Do you know that your body contains 40 quintillions bacterial cells? That's 33% more than human cells, which means you're closer to being a bacterium than a human. What's more, there are over 1,000 types of bacteria in your intestines, each of which plays a different role. However, this is not all that lives in you. Find out how important these 2 kilograms of microorganisms are in your intestines. Check what a microbiome is and why you need it so much!
Microorganisms in your body, such as bacteria, viruses, fungi and archaea, create your microbiota. In turn, the genes found in the microbiota make up the microbiome, although these terms are commonly used alternately. Interestingly, only 1/3 of the microbiome connects you with other people. The remaining 2/3 are different in every person and decide about his health, illness and even behavior.
What happens in the microbiota can be compared to a superhero movie. Bacteria, fungi, viruses and archaea are members of a group with different powers. Unfortunately, there are also bad bacteria, viruses, fungi and archaea. Both teams are fighting each other. The majority team wins. However, sometimes even members of a "good" team become angry when they get to the wrong place or multiply too much.
It would be hard for humanity to survive without it. For this reason, scientists speculate that humans already have the first contact with bacteria in utero thanks to the mother's microbiome. Everyone is sure, however, that contact with bacteria occurs at the time of delivery (especially by traditional route). Babies born by caesarean section may have a higher risk of asthma or type I diabetes precisely because of the lack of contact with bacteria from the mother's genital tract.
After delivery, the newborn's microbiome becomes more and more complex. Breastfeeding plays an important role in this for at least the first 6 months. There are beneficial bacteria from the Bifidobacteria strain in breast milk. Unfortunately, ready-made milk mixtures do not contain as many strains of bacteria. According to research, people with a diverse microbiome enjoy better health.
Beneficial bacteria not only come from breast milk, but also help digest them, as does fiber, which is a breeding ground for these bacteria. This real symbiosis with some foods suggests that they are good for health.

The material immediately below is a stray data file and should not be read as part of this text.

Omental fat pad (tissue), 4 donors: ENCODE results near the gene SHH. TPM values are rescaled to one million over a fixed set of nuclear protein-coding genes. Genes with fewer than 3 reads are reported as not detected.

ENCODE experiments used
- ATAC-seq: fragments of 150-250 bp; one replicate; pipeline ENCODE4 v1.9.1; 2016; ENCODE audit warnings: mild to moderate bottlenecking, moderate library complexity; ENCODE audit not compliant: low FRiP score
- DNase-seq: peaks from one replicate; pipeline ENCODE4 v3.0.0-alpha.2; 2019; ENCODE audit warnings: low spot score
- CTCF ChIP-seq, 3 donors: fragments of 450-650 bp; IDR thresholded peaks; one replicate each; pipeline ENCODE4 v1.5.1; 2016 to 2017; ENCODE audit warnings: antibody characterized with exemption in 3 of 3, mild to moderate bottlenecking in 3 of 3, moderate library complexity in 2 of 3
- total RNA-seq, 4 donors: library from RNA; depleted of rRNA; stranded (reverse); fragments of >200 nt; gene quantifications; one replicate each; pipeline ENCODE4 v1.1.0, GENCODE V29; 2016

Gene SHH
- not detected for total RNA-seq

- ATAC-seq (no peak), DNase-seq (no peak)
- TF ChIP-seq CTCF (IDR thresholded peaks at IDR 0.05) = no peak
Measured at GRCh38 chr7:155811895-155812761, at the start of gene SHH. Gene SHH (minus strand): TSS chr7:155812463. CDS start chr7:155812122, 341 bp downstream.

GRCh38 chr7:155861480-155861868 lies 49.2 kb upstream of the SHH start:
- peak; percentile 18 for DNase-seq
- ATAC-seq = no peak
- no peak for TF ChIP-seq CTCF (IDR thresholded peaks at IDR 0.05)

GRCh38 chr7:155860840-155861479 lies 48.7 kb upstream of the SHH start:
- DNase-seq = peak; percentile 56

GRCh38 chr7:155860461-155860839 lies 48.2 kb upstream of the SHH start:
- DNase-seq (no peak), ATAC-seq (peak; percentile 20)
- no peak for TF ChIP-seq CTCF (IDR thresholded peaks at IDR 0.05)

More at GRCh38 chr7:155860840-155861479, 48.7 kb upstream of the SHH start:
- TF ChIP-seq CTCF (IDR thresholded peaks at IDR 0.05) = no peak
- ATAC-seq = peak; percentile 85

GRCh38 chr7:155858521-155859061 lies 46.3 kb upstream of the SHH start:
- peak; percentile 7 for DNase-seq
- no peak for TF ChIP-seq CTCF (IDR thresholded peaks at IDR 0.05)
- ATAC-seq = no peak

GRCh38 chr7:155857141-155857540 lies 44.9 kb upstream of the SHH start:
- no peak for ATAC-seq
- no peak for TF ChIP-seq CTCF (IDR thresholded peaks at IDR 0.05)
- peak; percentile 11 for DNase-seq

Let's get to the advantages of having a rich microbiome.
The microbiome affects the course of both diseases. Scientists speculate that the symptoms of irritable bowel syndrome may be due to a predominance of adverse bacteria in the intestines. Bad bacteria produce gases and other chemicals that cause discomfort.
Preferred strains of Bifidobacteria and Lactobacilli act as a patch on intestinal cells. Particular benefits in irritable bowel syndrome are given by individual strains of Bifidobacteria and Lactobacilli, which relieve gas, abdominal pain, diarrhea and constipation.
A healthy microbiome communicates with intestinal cells, digests some food products and prevents the attachment of pathogenic bacteria to the intestinal wall.
This surprising fact is associated with an increase in "healthy" HDL cholesterol and a decrease in triglycerides, but not only. Bacteria from the Lactobacilli strain, taken in the form of a probiotic, reduce total cholesterol.
Unfortunately, it also works the other way around. Adverse bacteria replace choline and L-carnitine, chemical compounds with proven positive effects on the body, on trimethylamine N-oxide (TMAO). It blocks the arteries, which can lead to a heart attack or stroke. However, probiotics with beneficial bacteria lower cholesterol while reducing the risk of heart disease.
The effect of the microbiome on your health is sometimes obvious and sometimes surprising. Do you want to know its next properties? Take a look at the second part of the microbiota article!